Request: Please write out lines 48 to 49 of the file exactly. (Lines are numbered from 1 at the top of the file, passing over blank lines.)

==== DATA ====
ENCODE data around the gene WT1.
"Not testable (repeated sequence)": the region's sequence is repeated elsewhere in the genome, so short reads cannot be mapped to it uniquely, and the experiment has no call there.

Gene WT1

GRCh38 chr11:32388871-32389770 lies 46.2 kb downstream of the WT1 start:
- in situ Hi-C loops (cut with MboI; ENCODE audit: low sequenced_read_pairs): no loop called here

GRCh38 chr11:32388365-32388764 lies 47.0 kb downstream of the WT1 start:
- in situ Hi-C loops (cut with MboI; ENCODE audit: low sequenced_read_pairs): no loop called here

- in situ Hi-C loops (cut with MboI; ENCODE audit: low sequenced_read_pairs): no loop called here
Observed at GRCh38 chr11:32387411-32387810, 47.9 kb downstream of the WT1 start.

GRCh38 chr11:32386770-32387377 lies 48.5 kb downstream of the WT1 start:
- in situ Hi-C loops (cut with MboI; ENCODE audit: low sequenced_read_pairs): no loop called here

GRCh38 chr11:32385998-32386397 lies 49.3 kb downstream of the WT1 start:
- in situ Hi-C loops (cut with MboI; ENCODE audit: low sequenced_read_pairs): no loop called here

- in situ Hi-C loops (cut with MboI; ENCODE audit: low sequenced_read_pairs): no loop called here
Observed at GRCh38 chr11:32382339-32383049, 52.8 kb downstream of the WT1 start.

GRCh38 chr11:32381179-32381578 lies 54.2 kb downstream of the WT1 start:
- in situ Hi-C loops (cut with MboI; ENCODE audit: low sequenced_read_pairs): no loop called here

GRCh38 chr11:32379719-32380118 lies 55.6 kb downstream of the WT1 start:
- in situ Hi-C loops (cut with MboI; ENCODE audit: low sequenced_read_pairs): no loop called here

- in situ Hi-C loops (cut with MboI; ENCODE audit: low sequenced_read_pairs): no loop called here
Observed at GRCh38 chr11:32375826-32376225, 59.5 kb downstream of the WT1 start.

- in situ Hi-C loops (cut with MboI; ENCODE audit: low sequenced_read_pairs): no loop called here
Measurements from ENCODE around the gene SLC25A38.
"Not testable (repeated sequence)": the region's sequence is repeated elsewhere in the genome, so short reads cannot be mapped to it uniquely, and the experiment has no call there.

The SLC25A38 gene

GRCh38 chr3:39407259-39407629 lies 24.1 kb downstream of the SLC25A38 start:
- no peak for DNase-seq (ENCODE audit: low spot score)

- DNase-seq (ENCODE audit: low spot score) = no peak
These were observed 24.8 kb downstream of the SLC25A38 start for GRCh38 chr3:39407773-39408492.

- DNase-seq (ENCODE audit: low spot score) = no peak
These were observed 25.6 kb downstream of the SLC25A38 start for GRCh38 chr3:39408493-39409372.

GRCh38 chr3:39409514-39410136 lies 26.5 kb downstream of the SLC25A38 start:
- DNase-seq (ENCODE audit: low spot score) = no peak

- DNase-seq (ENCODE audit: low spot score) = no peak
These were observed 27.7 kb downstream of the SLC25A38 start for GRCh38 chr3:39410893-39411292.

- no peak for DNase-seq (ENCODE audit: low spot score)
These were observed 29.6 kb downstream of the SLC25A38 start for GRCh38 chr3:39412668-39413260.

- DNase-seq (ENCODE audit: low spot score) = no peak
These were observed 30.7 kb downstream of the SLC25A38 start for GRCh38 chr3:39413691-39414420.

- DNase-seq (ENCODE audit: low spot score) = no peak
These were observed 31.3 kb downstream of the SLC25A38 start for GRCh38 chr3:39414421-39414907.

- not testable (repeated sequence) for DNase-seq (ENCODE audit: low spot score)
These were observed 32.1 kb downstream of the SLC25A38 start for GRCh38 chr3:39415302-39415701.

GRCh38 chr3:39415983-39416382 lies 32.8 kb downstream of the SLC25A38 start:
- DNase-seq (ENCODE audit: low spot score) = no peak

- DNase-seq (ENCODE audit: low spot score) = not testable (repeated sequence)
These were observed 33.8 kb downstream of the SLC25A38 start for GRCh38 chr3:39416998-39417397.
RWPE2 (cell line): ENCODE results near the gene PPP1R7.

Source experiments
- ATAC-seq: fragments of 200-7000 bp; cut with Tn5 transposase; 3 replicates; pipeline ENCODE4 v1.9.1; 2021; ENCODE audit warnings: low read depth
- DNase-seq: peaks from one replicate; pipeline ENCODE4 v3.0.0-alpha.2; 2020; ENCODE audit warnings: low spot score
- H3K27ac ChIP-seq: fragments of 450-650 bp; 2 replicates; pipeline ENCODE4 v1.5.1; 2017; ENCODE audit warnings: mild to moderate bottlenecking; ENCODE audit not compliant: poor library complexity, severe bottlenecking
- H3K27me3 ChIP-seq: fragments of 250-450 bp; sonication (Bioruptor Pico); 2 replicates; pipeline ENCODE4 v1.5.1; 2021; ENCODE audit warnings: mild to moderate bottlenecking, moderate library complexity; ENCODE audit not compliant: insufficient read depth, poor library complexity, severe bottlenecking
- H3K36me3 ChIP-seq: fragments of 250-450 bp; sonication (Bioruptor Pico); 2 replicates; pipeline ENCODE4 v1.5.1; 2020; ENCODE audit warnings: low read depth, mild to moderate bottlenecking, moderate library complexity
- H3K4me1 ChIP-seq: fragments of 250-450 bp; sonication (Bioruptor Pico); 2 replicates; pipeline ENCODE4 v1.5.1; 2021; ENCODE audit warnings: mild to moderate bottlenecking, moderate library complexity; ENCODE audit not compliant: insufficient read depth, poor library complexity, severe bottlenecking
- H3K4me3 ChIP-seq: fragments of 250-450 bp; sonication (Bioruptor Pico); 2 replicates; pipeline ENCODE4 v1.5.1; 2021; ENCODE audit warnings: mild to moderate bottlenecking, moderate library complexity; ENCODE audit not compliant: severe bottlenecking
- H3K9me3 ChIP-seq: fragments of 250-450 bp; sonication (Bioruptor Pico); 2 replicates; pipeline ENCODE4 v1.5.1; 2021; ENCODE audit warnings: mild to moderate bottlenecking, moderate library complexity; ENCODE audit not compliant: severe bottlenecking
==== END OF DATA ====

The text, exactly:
RWPE2 (cell line): ENCODE results near the gene PPP1R7.

Source experiments